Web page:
29. blue switchgrassPanicum virgatum ‘Heavy Metal’ • Full to part sun • Height: 3-5’ • Season of interest: Year-round • Perennial (Zones 4-9) • Metallic blue-gray foliage • Moisture tolerant • Salt tolerant • Loose, broad, purple-green spikelets http://www.monrovia.com/PlantInf

    30. purple fountain grassPennisetum setaceum'Rubrum' • Full sun • Height: 3-4’ • Season of interest: July-frost • Annual (Zones 9-10) • Neat clumps of maroon-purple blades • Rose-red flowers • May need staking • Drought tolerant http://www.monrovia.com/PlantInf

    31. Feeseys form ribbongrassPhalaris arundinacea ‘Feeseys Form’ • Part shade • Height: 2-4’ • Season of interest: June-frost • Perennial (Zones 4-9) • White & green striped foliage • Pink/red foliage in spring • Not as invasive as sp. • Tolerates wet or dry soil, prefers moist, well-drained http://www.ces.ncsu.edu/depts/hort/consumer/factsheets/ornamental_grass

    32. little bluestemSchizachyrium scoparium or Andropogon scoparius • Full sun • Height: 2-4’ • Season of interest: August-winter • Perennial (Zones 4-10) • Predominant prairie species • Blue-green foliage, turns red-orange in fall • Variety of soil types, except high fertility& moist soils • Common cultivars: • ‘Aldos’ • ‘Little Camper’ • ‘Blaze’ http://www.ces.ncsu.edu/depts/hort/consumer/factsheets/ornamental_grass

    33. Indian grassSorghasturm nutans • Full sun • Height: 5-7’ • Season of interest: August-winter • Perennial (Zones 4-9) • Tolerates a range of soil conditions including clay • Drought tolerant • Copper flowers in August • 'Sioux Blue' common cultivar http://www.ces.ncsu.edu/depts/hort/consumer/factsheets/ornamental_grass

    34. prairie dropseedSporobolus heterolepsis • Sun to light shade • Height: 2-3½’ • Season of interest: August-winter • Perennial (Zones 4-8) • Fine texture • Airy flowers • Reddish in fall • Very drought tolerant http://www.ces.ncsu.edu/depts/hort/consumer/factsheets/ornamental_grass

    35. Spring “TO DO” List • Prune evergreen shrubs • Mow lawn to a height of 3 inches, leaving clippings on lawn • Check lawn to determine if it needs aeration or power raking • Compost garden prunings to reduce trash volume & recycle nutrients back into the garden • Plant trees, shrubs, and most herbaceous plants now; look for disease-resistant cultivars to cut down on pesticide use. • Pressurize & check all zones of automatic sprinkler system to make sure there are no leaks. Set system for shorter &/or less frequent cycles during cool spring months; install rain-sensor for greater efficiency of system. Creating Native Landscapes in the northern Great Plains and Rocky Mountains, USDA Natural Resources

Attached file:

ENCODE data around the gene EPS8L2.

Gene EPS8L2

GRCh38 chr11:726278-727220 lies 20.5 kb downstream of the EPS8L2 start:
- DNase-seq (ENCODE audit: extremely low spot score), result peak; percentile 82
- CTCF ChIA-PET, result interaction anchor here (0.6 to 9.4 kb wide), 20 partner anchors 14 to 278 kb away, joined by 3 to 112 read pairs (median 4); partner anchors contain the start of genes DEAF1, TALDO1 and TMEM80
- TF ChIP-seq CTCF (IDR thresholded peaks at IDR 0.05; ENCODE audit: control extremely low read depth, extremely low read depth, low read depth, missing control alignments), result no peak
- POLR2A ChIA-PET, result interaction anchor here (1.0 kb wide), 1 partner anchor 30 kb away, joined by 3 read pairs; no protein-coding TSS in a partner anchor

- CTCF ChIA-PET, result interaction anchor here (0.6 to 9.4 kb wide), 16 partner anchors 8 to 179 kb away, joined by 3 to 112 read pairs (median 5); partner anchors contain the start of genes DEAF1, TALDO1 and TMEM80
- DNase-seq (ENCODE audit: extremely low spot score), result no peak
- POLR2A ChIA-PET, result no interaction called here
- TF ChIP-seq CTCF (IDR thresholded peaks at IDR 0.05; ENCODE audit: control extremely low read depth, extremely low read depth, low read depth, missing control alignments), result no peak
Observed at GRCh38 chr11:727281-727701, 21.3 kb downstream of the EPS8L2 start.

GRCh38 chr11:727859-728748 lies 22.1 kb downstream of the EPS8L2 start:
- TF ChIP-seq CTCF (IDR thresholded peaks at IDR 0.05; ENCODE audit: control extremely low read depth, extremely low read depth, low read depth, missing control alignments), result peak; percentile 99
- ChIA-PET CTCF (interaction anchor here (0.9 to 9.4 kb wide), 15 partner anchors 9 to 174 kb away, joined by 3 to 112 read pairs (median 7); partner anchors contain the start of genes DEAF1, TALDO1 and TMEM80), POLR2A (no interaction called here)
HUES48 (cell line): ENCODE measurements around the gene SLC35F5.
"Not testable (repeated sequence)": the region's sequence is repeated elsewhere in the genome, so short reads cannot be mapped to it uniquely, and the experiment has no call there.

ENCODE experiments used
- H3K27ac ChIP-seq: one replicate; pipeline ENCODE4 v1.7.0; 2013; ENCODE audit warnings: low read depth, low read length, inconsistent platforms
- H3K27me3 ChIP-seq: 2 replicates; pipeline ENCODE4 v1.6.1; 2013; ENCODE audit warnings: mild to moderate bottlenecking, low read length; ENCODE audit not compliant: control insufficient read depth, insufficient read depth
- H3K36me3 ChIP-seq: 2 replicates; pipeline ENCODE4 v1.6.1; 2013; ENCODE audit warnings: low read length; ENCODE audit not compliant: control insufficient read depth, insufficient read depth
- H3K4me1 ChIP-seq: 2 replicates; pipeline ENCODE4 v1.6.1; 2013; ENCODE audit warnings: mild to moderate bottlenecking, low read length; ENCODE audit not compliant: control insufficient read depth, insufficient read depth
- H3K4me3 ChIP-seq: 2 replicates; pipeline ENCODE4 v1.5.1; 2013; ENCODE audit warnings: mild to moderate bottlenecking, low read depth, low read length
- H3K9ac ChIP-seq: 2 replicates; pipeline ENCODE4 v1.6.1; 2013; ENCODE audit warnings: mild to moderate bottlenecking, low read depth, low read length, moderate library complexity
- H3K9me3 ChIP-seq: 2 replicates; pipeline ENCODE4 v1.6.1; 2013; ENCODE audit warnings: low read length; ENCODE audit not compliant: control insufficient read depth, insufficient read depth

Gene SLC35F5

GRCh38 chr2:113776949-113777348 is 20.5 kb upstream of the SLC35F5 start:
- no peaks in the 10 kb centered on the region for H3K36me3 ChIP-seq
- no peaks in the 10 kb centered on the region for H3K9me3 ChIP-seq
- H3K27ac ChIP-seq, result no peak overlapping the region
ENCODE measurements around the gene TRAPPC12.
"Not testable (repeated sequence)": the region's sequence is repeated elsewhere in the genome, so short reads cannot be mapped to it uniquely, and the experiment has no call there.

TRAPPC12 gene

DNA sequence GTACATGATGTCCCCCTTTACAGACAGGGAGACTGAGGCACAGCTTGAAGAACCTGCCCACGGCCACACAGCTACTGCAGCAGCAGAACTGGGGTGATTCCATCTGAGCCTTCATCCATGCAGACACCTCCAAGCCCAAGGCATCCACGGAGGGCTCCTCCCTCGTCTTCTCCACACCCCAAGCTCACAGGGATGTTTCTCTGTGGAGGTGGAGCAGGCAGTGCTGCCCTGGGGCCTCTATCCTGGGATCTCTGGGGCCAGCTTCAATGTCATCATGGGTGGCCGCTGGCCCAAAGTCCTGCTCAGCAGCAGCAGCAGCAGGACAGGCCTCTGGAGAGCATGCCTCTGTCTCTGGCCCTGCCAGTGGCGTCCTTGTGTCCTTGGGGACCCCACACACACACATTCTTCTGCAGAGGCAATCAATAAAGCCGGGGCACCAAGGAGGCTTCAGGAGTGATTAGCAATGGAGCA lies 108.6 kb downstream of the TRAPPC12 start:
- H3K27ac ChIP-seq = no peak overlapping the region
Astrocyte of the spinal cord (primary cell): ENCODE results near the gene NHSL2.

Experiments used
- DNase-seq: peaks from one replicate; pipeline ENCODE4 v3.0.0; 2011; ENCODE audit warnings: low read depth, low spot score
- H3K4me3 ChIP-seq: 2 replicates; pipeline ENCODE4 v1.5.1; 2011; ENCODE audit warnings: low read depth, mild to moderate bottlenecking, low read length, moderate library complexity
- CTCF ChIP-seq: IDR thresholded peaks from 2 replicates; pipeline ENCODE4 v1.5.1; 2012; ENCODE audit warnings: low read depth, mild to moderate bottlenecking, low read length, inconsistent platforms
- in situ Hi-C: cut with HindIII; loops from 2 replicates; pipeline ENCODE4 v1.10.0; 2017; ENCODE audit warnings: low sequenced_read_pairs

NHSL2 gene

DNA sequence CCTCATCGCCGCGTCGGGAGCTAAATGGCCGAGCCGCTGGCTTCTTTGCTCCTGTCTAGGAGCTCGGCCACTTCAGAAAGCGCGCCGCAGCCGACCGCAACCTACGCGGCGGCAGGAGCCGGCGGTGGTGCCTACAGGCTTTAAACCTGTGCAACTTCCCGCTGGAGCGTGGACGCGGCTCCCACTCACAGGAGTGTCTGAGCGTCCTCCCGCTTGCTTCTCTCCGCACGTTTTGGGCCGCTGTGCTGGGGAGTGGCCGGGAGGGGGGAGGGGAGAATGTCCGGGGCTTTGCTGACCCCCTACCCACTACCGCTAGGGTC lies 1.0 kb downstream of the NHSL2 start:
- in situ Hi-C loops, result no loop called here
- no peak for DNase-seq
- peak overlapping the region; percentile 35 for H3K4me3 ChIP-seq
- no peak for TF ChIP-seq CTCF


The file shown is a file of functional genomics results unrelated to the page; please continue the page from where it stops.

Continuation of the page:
36. Summer “TO DO” List • Water plants early in morning, according to plant needs, to maintain healthy root & top growth & to reduce water loss by evaporation • Control aphids & mites with insecticidal soaps to spare beneficial insects & provide long-term pest control • Prune spring-flowering shrubs just after bloom, leaving the branch collar instead of making flush cuts • Keep ahead of weeds by mowing & hand-pulling. Use herbicides sparingly & apply according to label Creating Native Landscapes in the northern Great Plains and Rocky Mountains, USDA Natural Resources

    37. Fall “TO DO” List • Compost equal parts of dry leaves & green plant materials for next year’s soil amendment • Prepare soil for next year’s plantings; plant trees & shrubs now for superior root establishment & better spring growth • Water landscape plants for good establishment & winter survival • Drain & blow out irrigation system • Apply repellents & barriers to reduce animal damage • Install snow fence on windward side of plantings to trap moisture & protect sensitive plants • Fertilize lawn with “winterizer” fertilizer Creating Native Landscapes in the northern Great Plains and Rocky Mountains, USDA Natural Resources

    38. Winter “TO DO” List • Prune deciduous trees & late summer-blooming deciduous shrubs • Watch south-facing slopes & windy areas for winter drying & protect as needed • Be aware of heavy, wet snow and ice on trees and shrubs; carefully remove or support. Do not hit with broom or shovel! • Begin any extensive deciduous woody plant pruning tasks in late winter weeks Creating Native Landscapes in the northern Great Plains and Rocky Mountains, USDA Natural Resources

    39. Questions?